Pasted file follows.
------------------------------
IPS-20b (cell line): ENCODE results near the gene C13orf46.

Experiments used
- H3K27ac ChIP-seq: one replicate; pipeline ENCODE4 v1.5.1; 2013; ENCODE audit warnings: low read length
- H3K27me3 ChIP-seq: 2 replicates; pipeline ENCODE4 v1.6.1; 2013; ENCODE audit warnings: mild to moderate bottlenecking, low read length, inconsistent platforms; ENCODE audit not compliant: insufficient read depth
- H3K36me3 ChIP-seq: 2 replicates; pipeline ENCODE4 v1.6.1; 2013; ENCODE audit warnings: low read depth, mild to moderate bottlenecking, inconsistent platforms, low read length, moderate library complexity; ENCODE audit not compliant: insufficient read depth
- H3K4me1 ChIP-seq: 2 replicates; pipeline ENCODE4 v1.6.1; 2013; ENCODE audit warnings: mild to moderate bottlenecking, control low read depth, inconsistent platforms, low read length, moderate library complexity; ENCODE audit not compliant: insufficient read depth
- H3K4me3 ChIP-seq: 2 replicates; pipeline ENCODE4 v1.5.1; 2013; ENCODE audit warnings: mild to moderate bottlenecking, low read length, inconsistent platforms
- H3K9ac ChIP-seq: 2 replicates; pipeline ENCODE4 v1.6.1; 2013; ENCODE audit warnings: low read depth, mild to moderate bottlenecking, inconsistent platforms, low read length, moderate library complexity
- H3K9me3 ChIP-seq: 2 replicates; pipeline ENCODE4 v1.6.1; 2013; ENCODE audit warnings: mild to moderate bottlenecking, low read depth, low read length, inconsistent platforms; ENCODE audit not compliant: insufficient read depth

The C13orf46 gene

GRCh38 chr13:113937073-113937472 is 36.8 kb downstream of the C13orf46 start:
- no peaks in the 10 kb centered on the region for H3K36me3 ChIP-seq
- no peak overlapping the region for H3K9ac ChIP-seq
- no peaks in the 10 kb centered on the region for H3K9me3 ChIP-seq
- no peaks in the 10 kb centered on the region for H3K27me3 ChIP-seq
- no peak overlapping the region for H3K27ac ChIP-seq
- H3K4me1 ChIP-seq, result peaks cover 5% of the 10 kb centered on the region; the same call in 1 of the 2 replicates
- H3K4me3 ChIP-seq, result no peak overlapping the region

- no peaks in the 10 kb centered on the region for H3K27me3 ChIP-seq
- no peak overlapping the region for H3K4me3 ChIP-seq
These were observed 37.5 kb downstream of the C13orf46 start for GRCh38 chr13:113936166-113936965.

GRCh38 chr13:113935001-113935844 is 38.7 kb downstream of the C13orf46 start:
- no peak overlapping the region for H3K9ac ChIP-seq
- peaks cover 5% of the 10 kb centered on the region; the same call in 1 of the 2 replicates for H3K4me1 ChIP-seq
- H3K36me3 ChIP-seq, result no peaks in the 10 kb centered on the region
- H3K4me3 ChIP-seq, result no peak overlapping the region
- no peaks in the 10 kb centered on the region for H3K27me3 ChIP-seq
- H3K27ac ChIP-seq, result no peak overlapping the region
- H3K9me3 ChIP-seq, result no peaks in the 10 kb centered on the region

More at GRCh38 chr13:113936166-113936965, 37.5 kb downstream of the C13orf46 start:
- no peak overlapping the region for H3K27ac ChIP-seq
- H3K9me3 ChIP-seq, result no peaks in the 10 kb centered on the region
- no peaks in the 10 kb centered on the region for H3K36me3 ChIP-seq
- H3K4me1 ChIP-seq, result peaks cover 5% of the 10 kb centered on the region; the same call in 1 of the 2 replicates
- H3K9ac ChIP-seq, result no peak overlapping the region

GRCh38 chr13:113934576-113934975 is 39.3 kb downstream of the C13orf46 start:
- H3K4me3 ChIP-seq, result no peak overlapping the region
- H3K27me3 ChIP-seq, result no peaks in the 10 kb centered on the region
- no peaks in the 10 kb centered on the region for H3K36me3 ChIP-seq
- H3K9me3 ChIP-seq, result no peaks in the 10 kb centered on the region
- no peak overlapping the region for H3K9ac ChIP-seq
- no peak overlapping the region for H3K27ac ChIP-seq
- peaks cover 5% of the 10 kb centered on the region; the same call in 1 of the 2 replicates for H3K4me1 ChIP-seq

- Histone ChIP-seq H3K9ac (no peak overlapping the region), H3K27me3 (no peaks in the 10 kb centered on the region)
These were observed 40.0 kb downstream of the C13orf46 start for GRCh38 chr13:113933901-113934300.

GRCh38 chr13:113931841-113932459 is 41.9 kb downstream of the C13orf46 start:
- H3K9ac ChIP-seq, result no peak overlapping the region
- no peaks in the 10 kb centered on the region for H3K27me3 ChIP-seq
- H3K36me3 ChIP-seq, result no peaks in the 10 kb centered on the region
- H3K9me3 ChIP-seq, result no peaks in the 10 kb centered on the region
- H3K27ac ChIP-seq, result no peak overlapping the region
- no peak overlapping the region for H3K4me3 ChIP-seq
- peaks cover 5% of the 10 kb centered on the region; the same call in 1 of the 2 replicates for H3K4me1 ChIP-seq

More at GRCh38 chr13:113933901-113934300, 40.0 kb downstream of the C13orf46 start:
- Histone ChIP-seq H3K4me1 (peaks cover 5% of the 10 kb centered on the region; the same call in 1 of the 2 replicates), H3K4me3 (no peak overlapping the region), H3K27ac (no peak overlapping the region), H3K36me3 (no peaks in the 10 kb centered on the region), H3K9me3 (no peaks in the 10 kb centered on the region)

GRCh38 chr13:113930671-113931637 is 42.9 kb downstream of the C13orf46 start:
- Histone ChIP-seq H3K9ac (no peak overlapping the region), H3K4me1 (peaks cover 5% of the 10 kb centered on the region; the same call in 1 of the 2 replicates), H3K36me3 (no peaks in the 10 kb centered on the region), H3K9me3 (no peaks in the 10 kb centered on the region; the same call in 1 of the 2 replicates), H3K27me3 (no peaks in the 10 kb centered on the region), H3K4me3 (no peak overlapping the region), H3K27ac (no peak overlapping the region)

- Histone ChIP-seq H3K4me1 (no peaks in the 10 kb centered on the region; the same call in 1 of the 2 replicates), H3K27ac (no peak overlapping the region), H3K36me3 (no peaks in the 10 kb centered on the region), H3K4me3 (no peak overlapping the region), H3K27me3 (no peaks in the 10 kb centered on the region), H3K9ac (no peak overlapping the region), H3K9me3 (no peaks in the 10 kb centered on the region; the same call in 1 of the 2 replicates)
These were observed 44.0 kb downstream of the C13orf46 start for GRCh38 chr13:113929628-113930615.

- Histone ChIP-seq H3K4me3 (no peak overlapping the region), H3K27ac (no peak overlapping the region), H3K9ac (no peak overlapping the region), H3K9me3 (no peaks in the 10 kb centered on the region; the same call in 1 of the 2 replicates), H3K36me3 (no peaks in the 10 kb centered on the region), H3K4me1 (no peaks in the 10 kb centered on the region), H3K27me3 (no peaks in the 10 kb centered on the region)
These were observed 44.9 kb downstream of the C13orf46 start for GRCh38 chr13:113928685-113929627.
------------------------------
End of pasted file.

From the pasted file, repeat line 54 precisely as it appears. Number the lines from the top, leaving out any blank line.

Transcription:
More at GRCh38 chr13:113933901-113934300, 40.0 kb downstream of the C13orf46 start: